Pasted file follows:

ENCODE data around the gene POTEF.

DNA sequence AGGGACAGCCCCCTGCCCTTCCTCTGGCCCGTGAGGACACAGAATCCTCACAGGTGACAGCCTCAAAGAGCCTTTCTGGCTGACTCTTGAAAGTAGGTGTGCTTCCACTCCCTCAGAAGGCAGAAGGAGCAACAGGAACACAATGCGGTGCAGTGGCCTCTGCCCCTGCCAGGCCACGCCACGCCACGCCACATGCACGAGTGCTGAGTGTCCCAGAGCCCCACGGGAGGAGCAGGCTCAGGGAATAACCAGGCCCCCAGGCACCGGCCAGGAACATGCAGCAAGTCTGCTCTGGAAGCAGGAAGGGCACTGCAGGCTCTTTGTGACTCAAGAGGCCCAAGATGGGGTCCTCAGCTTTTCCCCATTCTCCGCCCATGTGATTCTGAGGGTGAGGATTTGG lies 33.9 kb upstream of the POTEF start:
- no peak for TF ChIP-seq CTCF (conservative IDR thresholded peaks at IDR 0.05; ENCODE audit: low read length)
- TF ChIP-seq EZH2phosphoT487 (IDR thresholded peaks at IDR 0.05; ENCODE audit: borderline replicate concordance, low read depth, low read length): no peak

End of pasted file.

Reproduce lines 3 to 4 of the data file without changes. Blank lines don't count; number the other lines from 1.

- no peak for TF ChIP-seq CTCF (conservative IDR thresholded peaks at IDR 0.05; ENCODE audit: low read length)
- TF ChIP-seq EZH2phosphoT487 (IDR thresholded peaks at IDR 0.05; ENCODE audit: borderline replicate concordance, low read depth, low read length): no peak